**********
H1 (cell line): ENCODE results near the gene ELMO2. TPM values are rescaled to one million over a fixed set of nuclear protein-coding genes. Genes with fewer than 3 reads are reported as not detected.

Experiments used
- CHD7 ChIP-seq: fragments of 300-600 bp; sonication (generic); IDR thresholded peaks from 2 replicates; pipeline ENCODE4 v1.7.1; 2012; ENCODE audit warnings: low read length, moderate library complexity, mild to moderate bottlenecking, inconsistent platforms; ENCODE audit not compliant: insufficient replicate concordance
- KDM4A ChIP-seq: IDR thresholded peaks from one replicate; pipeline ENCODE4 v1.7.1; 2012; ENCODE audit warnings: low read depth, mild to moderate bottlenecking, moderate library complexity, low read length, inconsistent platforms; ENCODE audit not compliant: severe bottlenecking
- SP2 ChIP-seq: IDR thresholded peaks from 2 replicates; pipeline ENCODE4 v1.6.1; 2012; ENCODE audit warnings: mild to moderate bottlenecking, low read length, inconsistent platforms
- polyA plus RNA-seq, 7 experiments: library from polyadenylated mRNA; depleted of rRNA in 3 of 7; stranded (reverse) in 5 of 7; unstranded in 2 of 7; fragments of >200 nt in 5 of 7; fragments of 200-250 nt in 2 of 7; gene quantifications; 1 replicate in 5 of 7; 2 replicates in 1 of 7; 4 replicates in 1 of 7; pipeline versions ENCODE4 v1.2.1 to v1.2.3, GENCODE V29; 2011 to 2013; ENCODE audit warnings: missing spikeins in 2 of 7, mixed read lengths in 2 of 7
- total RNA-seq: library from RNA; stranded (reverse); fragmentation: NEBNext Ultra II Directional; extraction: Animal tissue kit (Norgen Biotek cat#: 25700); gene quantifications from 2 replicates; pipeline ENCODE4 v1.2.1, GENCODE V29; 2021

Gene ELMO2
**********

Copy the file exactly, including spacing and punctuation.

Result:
H1 (cell line): ENCODE results near the gene ELMO2. TPM values are rescaled to one million over a fixed set of nuclear protein-coding genes. Genes with fewer than 3 reads are reported as not detected.

Experiments used
- CHD7 ChIP-seq: fragments of 300-600 bp; sonication (generic); IDR thresholded peaks from 2 replicates; pipeline ENCODE4 v1.7.1; 2012; ENCODE audit warnings: low read length, moderate library complexity, mild to moderate bottlenecking, inconsistent platforms; ENCODE audit not compliant: insufficient replicate concordance
- KDM4A ChIP-seq: IDR thresholded peaks from one replicate; pipeline ENCODE4 v1.7.1; 2012; ENCODE audit warnings: low read depth, mild to moderate bottlenecking, moderate library complexity, low read length, inconsistent platforms; ENCODE audit not compliant: severe bottlenecking
- SP2 ChIP-seq: IDR thresholded peaks from 2 replicates; pipeline ENCODE4 v1.6.1; 2012; ENCODE audit warnings: mild to moderate bottlenecking, low read length, inconsistent platforms
- polyA plus RNA-seq, 7 experiments: library from polyadenylated mRNA; depleted of rRNA in 3 of 7; stranded (reverse) in 5 of 7; unstranded in 2 of 7; fragments of >200 nt in 5 of 7; fragments of 200-250 nt in 2 of 7; gene quantifications; 1 replicate in 5 of 7; 2 replicates in 1 of 7; 4 replicates in 1 of 7; pipeline versions ENCODE4 v1.2.1 to v1.2.3, GENCODE V29; 2011 to 2013; ENCODE audit warnings: missing spikeins in 2 of 7, mixed read lengths in 2 of 7
- total RNA-seq: library from RNA; stranded (reverse); fragmentation: NEBNext Ultra II Directional; extraction: Animal tissue kit (Norgen Biotek cat#: 25700); gene quantifications from 2 replicates; pipeline ENCODE4 v1.2.1, GENCODE V29; 2021

Gene ELMO2